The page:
Q&As

What are unitranche facilities?

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Published on LexisPSL on 22/08/2014

The following Banking & Finance Q&A provides comprehensive and up to date legal information covering:

  • What are unitranche facilities?
  • What is a unitranche facility?
  • What are the typical terms of a unitranche facility?
  • Who typically lends unitranche facilities?
  • What are the key advantages and disadvantages of a unitranche facility?
  • Advantages
  • Disadvantages
  • Are there likely to be any intercreditor issues?

What are unitranche facilities?

What is a unitranche facility?

Leveraged finance transactions are traditionally funded by a mixture of equity, senior debt, mezzanine debt and/or bonds. A unitranche facility is effectively a blend of the senior and mezzanine portion of the financing although it can sometimes covers part of the equity too. Therefore, instead of two facilities agreements, covenant packages, sets of security documents etc, only one is required. Unitranche facilities are more common on mid-market deals.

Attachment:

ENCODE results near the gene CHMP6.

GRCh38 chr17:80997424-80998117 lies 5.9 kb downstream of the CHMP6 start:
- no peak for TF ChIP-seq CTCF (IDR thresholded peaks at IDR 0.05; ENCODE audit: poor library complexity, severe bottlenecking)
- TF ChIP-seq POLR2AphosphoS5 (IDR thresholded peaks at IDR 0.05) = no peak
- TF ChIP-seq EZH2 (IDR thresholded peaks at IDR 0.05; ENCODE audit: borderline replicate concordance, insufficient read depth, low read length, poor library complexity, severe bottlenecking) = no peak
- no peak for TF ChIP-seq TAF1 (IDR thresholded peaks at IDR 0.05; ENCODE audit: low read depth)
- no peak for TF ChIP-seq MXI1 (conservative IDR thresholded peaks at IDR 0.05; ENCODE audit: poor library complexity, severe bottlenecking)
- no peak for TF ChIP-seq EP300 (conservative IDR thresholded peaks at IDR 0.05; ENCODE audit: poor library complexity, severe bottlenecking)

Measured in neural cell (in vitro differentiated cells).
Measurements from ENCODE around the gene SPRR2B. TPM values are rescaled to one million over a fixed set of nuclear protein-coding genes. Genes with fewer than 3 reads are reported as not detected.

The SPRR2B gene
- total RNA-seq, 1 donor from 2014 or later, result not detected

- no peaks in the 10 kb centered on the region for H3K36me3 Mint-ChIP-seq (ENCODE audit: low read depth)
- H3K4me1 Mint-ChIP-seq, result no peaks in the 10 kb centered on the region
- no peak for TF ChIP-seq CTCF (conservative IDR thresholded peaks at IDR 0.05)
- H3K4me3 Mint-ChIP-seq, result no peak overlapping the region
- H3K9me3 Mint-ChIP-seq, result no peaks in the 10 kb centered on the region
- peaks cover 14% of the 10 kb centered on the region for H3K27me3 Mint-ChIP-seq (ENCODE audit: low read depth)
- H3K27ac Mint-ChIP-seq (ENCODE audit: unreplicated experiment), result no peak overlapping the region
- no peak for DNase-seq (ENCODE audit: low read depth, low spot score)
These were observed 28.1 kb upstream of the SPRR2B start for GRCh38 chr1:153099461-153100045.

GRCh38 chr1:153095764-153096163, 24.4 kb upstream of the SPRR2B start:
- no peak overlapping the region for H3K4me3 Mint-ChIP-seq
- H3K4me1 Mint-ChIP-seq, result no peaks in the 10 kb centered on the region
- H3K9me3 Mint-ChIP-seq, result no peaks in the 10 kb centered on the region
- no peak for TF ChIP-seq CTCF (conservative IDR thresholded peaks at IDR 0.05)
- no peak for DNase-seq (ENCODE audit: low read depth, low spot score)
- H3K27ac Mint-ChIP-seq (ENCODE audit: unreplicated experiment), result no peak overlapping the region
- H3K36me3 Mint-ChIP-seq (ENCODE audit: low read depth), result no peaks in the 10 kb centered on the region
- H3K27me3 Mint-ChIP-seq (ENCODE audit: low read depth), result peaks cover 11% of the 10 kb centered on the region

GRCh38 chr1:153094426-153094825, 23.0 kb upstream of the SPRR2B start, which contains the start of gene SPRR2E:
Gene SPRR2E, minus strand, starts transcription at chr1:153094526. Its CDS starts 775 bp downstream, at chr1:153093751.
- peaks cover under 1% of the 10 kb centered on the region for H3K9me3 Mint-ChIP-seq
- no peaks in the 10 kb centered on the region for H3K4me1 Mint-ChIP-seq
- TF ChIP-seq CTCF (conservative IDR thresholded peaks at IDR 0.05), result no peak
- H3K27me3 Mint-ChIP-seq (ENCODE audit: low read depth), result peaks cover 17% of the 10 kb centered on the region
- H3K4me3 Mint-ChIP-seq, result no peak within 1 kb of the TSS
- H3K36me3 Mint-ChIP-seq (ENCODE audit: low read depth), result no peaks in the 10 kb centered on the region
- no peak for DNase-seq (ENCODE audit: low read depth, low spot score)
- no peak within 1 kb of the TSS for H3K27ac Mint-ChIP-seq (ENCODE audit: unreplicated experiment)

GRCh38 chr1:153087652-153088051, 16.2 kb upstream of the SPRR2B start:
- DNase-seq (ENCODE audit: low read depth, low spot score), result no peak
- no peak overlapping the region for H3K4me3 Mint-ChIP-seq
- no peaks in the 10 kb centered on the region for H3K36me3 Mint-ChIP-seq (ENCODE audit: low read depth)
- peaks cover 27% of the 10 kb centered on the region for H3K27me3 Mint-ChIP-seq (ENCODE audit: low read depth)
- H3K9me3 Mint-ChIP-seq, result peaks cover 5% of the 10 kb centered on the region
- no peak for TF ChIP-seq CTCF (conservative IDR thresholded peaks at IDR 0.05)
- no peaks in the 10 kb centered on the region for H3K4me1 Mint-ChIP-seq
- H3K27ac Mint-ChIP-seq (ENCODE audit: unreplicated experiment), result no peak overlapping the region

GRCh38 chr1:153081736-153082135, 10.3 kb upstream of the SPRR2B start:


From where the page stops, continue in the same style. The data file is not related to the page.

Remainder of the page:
What are the typical terms of a unitranche facility?

Unitranche facilities differ from deal to deal but some typical features are:

  1. the facility will be in the form of a term loan; if a revolving credit facility (RCF) is also required it will normally be documented in the same agreement and share the same security package

  2. bullet repayment or possibly with a back ended amortisation schedule

  3. higher margin than senior debt but lower margin than mezzanine debt; margin may be a mixture of cash and PIK (ie capitalised interest)

  4. prepayment premium or other call protection; LIBOR floors are also common

  5. a bespoke covenant package that may comprise incurrence covenants, maintenance covenants or a mixture of the two; with no amortising tranche, a cash cover covenant may not be

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